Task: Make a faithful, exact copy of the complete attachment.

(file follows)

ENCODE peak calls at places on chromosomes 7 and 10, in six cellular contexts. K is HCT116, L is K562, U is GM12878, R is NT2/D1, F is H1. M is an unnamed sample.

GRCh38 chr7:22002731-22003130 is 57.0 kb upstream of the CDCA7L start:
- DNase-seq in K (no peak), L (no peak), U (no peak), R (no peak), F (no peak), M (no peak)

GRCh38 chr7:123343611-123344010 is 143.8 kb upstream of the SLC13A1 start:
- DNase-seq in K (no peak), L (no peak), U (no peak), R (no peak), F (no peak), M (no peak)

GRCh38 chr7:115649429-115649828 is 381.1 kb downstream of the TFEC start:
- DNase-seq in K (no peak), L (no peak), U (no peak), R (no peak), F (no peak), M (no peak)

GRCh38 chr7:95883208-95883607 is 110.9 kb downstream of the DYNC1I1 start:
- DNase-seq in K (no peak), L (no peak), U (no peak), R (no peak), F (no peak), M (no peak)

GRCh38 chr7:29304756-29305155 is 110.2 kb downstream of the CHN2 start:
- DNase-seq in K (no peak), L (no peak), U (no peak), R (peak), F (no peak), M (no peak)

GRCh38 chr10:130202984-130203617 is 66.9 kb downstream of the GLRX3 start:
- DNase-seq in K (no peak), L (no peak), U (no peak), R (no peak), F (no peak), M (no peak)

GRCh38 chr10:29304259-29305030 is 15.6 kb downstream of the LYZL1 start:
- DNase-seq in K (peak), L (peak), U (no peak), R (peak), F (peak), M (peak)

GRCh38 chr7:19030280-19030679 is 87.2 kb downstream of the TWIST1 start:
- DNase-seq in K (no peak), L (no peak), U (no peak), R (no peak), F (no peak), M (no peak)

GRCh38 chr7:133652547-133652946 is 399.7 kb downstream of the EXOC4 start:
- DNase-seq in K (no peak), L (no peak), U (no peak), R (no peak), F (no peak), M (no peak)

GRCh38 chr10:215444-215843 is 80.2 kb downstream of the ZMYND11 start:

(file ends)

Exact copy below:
ENCODE peak calls at places on chromosomes 7 and 10, in six cellular contexts. K is HCT116, L is K562, U is GM12878, R is NT2/D1, F is H1. M is an unnamed sample.

GRCh38 chr7:22002731-22003130 is 57.0 kb upstream of the CDCA7L start:
- DNase-seq in K (no peak), L (no peak), U (no peak), R (no peak), F (no peak), M (no peak)

GRCh38 chr7:123343611-123344010 is 143.8 kb upstream of the SLC13A1 start:
- DNase-seq in K (no peak), L (no peak), U (no peak), R (no peak), F (no peak), M (no peak)

GRCh38 chr7:115649429-115649828 is 381.1 kb downstream of the TFEC start:
- DNase-seq in K (no peak), L (no peak), U (no peak), R (no peak), F (no peak), M (no peak)

GRCh38 chr7:95883208-95883607 is 110.9 kb downstream of the DYNC1I1 start:
- DNase-seq in K (no peak), L (no peak), U (no peak), R (no peak), F (no peak), M (no peak)

GRCh38 chr7:29304756-29305155 is 110.2 kb downstream of the CHN2 start:
- DNase-seq in K (no peak), L (no peak), U (no peak), R (peak), F (no peak), M (no peak)

GRCh38 chr10:130202984-130203617 is 66.9 kb downstream of the GLRX3 start:
- DNase-seq in K (no peak), L (no peak), U (no peak), R (no peak), F (no peak), M (no peak)

GRCh38 chr10:29304259-29305030 is 15.6 kb downstream of the LYZL1 start:
- DNase-seq in K (peak), L (peak), U (no peak), R (peak), F (peak), M (peak)

GRCh38 chr7:19030280-19030679 is 87.2 kb downstream of the TWIST1 start:
- DNase-seq in K (no peak), L (no peak), U (no peak), R (no peak), F (no peak), M (no peak)

GRCh38 chr7:133652547-133652946 is 399.7 kb downstream of the EXOC4 start:
- DNase-seq in K (no peak), L (no peak), U (no peak), R (no peak), F (no peak), M (no peak)

GRCh38 chr10:215444-215843 is 80.2 kb downstream of the ZMYND11 start: